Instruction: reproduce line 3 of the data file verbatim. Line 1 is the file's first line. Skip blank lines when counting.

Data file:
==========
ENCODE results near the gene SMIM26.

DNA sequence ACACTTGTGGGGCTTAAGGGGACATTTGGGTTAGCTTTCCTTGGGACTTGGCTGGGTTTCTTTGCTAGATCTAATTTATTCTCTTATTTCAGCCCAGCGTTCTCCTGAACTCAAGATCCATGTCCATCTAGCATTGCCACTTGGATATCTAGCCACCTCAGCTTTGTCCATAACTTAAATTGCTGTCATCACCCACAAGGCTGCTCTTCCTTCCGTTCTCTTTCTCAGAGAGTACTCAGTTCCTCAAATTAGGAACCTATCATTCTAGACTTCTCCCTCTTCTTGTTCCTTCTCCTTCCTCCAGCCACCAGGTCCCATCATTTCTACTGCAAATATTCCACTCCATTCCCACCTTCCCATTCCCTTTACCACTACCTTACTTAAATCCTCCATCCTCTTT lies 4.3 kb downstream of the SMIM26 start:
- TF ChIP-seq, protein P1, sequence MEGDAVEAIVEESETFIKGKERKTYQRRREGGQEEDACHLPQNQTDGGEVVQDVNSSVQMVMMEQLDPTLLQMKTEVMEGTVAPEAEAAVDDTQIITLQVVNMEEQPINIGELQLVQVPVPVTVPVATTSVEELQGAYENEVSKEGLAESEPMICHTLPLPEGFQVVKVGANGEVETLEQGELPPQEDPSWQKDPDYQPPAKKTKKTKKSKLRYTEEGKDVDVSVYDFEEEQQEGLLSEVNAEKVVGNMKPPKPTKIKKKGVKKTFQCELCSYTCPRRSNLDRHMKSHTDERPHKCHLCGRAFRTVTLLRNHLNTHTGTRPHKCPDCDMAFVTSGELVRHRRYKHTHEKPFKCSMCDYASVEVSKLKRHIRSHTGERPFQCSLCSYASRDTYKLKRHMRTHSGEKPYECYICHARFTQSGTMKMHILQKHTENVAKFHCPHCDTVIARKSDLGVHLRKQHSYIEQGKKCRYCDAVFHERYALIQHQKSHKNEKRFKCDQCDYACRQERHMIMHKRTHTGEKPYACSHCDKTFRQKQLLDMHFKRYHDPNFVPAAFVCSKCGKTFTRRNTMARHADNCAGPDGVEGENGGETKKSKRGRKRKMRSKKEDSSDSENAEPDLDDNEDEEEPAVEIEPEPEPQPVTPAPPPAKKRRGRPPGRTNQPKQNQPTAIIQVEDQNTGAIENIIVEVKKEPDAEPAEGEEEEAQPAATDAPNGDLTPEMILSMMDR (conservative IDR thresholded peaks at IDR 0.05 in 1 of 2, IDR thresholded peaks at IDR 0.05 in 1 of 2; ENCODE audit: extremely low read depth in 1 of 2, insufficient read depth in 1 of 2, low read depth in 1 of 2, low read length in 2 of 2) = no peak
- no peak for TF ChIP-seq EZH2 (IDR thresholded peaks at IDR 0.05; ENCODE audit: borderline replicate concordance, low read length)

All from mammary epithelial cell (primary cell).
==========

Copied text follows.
- TF ChIP-seq, protein P1, sequence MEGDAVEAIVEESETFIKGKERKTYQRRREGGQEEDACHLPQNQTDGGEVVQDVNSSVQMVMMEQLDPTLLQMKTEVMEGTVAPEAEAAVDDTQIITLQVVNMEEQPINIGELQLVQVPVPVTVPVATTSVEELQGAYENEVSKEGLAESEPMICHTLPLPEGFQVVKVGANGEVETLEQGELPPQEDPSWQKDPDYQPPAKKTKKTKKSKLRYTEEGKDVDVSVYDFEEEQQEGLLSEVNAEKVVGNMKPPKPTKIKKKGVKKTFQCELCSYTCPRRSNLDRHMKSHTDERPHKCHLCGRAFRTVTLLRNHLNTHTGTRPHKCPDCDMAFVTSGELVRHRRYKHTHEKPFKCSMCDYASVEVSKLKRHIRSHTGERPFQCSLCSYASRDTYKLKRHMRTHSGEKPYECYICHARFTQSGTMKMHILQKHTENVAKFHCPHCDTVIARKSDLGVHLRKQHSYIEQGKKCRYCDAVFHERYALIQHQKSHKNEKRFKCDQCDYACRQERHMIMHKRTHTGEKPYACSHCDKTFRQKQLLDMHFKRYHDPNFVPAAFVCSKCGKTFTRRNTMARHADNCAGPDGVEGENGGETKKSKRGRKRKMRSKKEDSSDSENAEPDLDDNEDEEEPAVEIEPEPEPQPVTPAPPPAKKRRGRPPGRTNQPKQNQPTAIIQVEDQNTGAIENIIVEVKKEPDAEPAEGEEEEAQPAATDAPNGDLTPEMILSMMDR (conservative IDR thresholded peaks at IDR 0.05 in 1 of 2, IDR thresholded peaks at IDR 0.05 in 1 of 2; ENCODE audit: extremely low read depth in 1 of 2, insufficient read depth in 1 of 2, low read depth in 1 of 2, low read length in 2 of 2) = no peak